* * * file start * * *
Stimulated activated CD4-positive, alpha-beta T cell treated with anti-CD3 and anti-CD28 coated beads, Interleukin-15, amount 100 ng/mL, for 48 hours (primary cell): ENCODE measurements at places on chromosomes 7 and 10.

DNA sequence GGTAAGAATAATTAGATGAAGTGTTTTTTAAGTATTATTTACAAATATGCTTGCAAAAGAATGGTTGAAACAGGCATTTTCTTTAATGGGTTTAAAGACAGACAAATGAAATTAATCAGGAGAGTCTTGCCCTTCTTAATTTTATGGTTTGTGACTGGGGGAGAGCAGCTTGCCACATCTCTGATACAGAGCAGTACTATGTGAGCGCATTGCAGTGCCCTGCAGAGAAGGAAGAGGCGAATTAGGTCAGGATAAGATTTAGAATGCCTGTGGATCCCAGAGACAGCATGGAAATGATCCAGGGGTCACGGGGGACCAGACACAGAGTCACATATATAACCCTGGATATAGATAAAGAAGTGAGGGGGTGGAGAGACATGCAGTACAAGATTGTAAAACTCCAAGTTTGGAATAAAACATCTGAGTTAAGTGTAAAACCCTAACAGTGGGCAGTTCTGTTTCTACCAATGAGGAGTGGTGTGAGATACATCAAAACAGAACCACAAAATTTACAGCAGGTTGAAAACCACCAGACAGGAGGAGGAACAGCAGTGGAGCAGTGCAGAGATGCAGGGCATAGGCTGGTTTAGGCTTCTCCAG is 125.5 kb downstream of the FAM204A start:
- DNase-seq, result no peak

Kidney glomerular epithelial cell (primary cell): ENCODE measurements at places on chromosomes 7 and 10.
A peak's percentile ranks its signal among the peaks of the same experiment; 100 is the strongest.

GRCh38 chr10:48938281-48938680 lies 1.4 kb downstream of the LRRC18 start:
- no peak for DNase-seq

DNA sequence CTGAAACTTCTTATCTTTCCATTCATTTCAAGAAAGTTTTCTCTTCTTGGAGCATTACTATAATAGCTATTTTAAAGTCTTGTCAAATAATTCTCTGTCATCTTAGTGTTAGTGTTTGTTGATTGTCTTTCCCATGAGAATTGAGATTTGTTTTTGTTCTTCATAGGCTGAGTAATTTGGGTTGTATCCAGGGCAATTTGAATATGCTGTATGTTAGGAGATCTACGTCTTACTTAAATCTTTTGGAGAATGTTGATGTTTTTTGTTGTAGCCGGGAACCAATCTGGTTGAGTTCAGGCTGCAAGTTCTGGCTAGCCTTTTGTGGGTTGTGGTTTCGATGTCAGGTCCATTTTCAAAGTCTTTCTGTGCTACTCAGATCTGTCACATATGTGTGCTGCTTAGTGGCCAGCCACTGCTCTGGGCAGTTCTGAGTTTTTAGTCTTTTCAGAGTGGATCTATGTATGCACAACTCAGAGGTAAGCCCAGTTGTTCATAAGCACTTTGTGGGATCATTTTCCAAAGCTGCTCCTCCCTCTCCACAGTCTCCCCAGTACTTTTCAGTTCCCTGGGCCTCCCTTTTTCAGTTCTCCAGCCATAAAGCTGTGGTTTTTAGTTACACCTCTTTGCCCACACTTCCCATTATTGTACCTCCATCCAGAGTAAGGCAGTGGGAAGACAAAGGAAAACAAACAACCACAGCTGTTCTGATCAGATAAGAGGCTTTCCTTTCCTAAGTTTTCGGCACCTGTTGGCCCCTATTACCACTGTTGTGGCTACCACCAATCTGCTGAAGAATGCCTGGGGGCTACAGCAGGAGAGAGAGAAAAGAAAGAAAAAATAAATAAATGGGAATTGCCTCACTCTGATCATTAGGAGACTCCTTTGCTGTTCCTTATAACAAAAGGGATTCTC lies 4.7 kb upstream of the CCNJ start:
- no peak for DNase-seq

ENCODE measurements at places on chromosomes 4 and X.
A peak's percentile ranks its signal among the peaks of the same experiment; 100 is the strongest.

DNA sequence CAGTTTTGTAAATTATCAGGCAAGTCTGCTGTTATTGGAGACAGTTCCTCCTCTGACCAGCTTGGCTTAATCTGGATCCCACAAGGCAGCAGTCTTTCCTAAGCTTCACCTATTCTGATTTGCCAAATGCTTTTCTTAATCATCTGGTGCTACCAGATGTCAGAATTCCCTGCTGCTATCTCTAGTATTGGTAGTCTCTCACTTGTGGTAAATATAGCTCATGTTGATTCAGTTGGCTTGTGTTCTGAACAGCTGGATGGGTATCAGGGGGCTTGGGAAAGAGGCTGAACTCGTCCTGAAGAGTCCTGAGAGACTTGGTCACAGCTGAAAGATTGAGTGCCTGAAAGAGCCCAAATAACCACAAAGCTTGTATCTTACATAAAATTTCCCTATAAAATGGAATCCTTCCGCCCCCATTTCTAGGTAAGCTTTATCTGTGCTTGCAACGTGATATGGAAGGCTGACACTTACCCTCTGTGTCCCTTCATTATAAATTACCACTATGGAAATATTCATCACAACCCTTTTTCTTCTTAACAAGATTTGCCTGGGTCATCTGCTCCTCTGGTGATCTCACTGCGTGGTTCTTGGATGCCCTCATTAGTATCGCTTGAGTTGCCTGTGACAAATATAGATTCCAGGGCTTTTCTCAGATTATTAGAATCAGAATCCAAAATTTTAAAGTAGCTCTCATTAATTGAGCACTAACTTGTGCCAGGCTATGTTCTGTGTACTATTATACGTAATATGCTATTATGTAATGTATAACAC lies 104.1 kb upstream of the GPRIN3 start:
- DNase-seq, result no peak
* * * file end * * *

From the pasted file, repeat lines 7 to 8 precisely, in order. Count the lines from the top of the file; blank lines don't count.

- no peak for DNase-seq

DNA sequence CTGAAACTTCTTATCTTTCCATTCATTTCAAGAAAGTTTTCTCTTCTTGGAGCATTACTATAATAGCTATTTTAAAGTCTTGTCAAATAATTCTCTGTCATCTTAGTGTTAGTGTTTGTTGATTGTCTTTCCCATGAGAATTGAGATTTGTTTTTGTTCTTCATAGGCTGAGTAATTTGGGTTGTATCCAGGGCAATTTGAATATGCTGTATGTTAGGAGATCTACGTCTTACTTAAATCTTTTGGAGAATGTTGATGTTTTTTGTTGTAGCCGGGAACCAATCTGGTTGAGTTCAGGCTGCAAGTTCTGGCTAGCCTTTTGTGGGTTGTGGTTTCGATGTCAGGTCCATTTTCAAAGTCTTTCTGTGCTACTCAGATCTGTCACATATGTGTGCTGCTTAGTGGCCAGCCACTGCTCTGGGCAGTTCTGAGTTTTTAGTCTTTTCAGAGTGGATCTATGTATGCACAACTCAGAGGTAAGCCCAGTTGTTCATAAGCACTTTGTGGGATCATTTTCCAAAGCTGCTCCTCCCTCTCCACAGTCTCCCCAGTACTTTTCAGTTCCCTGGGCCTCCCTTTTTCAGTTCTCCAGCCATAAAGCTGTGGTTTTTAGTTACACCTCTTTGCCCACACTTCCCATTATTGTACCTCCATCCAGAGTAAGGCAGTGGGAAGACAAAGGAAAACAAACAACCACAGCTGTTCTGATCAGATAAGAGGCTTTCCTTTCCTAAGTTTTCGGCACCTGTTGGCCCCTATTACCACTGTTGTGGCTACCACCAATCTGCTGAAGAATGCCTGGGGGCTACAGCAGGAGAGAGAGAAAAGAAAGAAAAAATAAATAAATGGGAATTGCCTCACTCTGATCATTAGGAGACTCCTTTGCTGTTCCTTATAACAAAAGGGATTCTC lies 4.7 kb upstream of the CCNJ start: